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None of them is incorrect; they are all correct within their magisteria. That's why we talk about "group isomorphism", "order isomorphism", "field isomorphism", etc. We omit the specific kind when it is understood from context. Asking which is "correct" and which is "incorrect" is like asking which of the many "Jones" in the telephone directory is "the real Jones", and which ones are impostors. And just like a particular surname may be common, if in your place of work there is only one person with that surname, they may be refered to as "Jones" without fear of confusion.

When you are working with groups, you are interested in group homomorphisms and group isomorphisms. When you are working with semigroups, you are interested in semigroup homomorphisms and semigroup isomorphisms. When you are working with ordered sets, yo uare interested in order homomorphisms and order isomorphisms. Etc.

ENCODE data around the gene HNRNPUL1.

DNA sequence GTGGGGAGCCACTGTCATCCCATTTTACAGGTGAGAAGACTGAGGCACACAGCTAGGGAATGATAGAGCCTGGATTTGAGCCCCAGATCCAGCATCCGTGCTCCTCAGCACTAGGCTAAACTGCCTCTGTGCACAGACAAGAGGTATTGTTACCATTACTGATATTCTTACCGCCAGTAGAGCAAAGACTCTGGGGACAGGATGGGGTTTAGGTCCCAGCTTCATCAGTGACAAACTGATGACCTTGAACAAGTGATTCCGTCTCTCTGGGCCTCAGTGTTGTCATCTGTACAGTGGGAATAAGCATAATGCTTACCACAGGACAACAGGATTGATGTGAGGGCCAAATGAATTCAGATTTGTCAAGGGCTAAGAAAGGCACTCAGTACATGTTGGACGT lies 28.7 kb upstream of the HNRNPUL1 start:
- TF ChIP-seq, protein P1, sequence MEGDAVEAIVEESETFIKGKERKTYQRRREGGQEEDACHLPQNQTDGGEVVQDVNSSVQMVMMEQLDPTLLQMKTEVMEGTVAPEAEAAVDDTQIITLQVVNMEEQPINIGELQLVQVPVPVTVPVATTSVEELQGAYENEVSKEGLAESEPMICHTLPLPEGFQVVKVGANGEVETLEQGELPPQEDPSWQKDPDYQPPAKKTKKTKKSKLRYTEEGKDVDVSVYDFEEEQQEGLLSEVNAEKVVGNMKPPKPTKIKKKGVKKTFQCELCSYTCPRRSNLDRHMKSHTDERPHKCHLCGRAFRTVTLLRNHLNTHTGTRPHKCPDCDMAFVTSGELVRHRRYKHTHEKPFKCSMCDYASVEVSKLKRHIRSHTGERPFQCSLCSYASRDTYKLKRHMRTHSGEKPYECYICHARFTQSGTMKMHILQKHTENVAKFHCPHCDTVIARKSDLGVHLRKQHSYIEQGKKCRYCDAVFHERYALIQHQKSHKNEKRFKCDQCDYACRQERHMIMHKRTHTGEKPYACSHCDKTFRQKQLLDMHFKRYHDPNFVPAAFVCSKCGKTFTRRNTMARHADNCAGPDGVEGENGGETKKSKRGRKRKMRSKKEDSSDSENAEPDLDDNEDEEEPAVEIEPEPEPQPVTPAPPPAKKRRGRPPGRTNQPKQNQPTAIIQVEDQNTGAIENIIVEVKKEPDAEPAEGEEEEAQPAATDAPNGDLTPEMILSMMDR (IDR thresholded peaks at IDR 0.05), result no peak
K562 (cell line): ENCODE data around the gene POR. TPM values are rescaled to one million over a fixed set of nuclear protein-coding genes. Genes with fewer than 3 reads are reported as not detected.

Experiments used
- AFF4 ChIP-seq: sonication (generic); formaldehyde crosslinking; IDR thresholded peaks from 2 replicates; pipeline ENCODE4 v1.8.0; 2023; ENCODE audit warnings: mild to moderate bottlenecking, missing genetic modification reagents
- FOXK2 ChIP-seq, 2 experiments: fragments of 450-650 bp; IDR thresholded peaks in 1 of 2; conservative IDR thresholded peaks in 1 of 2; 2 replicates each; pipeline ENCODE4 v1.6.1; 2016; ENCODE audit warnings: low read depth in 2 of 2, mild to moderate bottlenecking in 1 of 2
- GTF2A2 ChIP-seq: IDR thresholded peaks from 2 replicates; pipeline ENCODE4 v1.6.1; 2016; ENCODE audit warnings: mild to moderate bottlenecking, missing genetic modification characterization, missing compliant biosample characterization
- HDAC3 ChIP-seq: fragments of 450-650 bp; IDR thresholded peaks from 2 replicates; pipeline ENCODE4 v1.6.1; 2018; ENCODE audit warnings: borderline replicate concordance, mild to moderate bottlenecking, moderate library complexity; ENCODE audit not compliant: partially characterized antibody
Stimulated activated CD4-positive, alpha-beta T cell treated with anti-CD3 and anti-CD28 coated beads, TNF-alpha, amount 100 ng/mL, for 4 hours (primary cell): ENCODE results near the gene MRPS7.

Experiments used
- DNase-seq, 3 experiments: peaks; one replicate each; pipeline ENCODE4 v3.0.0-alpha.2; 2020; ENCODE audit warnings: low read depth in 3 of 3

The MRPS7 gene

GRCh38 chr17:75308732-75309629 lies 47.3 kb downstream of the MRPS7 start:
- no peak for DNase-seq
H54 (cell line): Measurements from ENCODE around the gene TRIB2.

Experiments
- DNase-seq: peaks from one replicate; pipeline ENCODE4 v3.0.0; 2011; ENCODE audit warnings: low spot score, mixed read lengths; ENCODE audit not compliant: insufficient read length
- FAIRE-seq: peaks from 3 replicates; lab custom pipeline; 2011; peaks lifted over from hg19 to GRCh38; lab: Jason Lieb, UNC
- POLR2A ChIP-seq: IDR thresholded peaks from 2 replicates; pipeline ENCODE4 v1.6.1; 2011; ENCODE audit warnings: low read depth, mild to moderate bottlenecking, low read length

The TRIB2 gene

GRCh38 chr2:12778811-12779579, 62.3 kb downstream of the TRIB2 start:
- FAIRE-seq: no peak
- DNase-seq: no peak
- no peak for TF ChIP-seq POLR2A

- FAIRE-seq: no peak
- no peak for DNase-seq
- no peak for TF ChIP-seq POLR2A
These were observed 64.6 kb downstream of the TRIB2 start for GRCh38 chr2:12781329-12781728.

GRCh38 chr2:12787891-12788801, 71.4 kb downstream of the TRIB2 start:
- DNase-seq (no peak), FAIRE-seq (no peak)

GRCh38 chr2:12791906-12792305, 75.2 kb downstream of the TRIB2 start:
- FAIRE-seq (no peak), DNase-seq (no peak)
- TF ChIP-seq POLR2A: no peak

The reason that an isomorphism corresponds to the "essentially the same object" idea is that a bijection works like a "relabeling" of the objects. Consider the act of translating numbers from English to Spanish. Addition of numbers should not depend on which language we are speaking, in the sense that since "two" corresponds to dos, and "three" corresponds to tres, we should expect "five" (which is "two" plus "three") to corrrespond to whatever dos *mas* tres (namely, cinco) corresponds. The properties that the numbers and addition of numbers have do not depend on what we call the numbers, but rather on the properties of the numbers. So, numbers-under-addition is "essentially the same, except for the names we use" as números-bajo-suma. An isomorphism is the way of saying that the only differences between the two objects, as far as the particular structure we are interested about is concerned are the "names" we give to the objects and the operations.